Midway into the ranch (where our lot is one of dozens of other lots), there is a part of the road that has washed out to the point where there was a large channel (we call them “washes” here in AZ) that goes across the road. I had forgotten it was there and it was really muddy in that location so I took a run at it so as to get through it without getting bogged down in the mud.


We hit that thing so hard I thought for sure our axle would snap. I looked back in my mirror at the trailer and I see our two blue 30 gallon barrels full of water, bounce up off the trailer about 3 feet and then come crashing back down. Luckily they stayed on the trailer. But the damage was done. Turns out it bent the axle of the BRAND NEW utility trailer and now the driver side wheel is canted outward on the bottom. It still rolls okay, but I’ll have to have it checked out.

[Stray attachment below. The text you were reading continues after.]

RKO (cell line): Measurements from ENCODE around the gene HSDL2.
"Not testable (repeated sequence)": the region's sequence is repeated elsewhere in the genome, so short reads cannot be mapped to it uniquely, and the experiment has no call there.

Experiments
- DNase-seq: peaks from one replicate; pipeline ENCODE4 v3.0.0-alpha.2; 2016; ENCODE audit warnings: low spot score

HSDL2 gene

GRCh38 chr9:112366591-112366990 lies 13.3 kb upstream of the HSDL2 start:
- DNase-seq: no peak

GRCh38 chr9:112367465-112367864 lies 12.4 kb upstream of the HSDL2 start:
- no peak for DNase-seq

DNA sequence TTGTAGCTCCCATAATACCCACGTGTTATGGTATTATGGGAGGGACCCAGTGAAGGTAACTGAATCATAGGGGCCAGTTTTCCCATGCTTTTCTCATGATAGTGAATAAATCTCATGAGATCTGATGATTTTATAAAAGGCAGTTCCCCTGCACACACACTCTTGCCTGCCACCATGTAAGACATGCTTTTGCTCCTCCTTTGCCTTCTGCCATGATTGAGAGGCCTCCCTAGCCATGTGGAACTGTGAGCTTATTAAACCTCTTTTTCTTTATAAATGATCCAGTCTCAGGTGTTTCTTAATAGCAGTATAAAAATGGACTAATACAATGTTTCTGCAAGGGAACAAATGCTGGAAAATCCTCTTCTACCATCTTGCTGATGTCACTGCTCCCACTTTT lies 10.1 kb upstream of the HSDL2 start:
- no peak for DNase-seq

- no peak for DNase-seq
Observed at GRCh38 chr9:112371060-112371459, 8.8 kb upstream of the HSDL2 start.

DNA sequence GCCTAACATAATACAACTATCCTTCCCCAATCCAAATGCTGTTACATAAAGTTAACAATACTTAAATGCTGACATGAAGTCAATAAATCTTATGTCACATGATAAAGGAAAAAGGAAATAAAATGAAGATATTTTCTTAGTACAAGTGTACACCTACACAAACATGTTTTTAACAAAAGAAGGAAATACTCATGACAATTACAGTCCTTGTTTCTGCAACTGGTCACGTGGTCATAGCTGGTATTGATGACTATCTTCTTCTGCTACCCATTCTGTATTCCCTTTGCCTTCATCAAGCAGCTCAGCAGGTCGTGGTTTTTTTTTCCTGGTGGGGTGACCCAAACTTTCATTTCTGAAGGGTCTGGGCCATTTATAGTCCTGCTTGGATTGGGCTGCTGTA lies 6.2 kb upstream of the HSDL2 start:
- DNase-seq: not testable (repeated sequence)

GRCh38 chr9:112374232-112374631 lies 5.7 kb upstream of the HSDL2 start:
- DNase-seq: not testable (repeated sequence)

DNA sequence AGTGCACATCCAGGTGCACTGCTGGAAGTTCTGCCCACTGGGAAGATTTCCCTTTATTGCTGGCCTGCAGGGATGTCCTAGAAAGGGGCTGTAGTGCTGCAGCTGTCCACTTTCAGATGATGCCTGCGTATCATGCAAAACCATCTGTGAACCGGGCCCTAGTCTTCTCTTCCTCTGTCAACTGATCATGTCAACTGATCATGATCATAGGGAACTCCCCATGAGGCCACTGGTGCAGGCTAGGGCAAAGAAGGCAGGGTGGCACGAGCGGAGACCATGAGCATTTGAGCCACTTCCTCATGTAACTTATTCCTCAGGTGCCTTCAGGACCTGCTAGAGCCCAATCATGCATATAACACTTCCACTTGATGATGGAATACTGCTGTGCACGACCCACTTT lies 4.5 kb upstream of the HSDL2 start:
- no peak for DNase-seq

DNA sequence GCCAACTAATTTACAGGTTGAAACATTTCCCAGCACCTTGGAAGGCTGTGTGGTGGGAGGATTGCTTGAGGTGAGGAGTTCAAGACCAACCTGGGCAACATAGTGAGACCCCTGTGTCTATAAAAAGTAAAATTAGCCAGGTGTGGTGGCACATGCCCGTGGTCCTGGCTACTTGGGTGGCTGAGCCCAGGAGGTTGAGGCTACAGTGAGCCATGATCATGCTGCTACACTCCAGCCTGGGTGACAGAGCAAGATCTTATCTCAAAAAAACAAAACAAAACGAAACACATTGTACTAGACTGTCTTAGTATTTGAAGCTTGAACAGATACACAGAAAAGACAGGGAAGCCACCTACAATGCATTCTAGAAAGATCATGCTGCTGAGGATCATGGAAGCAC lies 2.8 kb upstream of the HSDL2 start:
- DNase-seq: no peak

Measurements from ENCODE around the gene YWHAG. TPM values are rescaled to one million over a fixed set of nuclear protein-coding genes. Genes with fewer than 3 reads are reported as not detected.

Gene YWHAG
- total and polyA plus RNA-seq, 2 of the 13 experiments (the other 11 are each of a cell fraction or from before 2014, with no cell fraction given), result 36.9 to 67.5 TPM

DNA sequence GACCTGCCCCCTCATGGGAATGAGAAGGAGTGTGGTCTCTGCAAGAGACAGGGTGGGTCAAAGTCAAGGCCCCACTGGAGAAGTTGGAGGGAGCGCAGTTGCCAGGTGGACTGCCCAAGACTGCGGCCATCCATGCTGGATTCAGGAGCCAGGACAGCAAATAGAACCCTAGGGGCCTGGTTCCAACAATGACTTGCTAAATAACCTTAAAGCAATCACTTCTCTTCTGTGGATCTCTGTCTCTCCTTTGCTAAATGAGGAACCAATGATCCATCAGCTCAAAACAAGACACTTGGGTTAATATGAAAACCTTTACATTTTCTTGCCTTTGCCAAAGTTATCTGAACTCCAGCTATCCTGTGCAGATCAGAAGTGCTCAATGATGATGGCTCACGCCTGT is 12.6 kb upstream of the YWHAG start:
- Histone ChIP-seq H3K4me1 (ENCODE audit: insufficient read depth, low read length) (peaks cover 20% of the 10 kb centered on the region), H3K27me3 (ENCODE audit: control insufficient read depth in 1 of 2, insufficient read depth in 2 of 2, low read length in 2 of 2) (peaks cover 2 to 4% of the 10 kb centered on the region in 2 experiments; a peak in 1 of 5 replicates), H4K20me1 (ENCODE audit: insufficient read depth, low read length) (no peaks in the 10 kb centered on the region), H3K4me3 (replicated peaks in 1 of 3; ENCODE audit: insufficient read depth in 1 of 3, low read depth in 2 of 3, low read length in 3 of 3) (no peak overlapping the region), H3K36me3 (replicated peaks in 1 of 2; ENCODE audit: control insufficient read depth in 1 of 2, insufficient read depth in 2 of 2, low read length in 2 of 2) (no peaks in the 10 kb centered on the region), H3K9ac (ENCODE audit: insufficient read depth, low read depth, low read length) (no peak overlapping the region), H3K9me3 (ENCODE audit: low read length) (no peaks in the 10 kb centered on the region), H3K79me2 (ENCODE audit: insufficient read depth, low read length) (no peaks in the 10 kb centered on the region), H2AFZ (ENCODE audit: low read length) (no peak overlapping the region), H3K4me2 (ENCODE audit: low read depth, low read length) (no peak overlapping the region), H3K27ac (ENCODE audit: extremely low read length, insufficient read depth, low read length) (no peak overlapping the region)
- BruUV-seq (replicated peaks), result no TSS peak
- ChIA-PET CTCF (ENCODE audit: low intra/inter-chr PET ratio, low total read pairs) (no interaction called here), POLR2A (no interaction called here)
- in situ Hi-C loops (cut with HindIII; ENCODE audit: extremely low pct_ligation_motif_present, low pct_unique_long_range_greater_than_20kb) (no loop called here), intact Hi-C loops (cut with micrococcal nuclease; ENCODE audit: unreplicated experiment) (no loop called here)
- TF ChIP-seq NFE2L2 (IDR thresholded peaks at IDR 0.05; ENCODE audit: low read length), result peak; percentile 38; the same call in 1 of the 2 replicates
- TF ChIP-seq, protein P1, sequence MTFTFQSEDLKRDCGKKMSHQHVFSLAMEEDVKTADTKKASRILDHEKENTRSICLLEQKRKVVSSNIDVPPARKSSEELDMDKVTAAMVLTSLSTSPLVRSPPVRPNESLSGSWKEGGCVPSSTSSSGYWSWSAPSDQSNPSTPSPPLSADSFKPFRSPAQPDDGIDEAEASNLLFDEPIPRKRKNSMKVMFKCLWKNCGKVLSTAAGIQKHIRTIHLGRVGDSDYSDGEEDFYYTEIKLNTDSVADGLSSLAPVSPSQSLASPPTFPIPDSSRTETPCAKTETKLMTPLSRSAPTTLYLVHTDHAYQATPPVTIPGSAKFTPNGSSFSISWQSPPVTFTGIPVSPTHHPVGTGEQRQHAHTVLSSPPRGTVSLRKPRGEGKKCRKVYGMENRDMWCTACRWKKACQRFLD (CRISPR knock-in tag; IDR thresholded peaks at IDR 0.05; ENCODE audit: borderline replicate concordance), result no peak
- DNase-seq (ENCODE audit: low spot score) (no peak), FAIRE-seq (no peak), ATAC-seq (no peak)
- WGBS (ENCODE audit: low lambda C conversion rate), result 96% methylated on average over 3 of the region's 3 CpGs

As we continued to drive, my fears were definitely warranted. We got deeper into the ranch and realized we probably made a very large mistake and wasted an entire day for nothing. By the time we got to our lot, the trailer tires were pretty much caked with mud. My SUV tires were okay, but mud was EVERYWHERE else. Even though we made it to the entrance of our property, there was NO WAY we were going to be able to drive onto it from the dirt access road. We don’t have a road cleared and compacted yet. So we’d have gotten stuck up to our axles almost immediately.

What to do?